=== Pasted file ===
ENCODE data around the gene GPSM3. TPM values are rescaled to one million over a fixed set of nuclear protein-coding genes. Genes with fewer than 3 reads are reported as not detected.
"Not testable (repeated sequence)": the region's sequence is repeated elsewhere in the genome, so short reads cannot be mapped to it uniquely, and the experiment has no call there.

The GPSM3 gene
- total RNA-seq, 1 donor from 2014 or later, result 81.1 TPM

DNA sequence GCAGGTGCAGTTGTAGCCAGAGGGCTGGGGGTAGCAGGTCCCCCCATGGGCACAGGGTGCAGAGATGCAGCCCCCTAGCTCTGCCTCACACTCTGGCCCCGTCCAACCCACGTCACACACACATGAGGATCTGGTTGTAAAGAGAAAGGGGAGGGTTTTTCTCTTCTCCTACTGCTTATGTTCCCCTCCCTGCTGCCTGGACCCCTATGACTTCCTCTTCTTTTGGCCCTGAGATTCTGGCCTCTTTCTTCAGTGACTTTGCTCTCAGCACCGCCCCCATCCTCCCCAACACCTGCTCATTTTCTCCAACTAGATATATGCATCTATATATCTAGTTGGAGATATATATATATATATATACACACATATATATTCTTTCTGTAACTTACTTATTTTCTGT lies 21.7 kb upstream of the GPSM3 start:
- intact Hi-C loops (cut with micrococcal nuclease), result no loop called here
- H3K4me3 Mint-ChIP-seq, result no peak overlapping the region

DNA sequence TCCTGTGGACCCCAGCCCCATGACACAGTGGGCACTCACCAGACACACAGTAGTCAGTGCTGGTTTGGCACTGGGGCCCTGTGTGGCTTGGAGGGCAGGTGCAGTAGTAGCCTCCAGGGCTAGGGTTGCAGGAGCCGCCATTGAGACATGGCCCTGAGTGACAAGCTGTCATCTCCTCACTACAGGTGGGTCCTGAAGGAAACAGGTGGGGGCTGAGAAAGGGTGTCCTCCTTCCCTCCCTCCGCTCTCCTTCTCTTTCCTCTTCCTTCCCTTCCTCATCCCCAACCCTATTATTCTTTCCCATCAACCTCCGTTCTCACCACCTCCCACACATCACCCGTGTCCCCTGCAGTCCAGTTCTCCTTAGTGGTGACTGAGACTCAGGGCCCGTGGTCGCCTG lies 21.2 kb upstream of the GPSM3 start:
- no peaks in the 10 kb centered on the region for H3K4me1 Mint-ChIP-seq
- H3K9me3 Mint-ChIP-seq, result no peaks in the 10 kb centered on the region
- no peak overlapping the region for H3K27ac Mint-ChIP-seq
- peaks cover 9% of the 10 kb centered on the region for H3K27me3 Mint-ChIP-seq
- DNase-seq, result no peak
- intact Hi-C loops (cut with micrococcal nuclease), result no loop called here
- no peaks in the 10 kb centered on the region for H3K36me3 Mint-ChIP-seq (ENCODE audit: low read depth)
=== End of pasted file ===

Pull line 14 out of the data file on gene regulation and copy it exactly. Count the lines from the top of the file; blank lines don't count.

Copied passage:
- intact Hi-C loops (cut with micrococcal nuclease), result no loop called here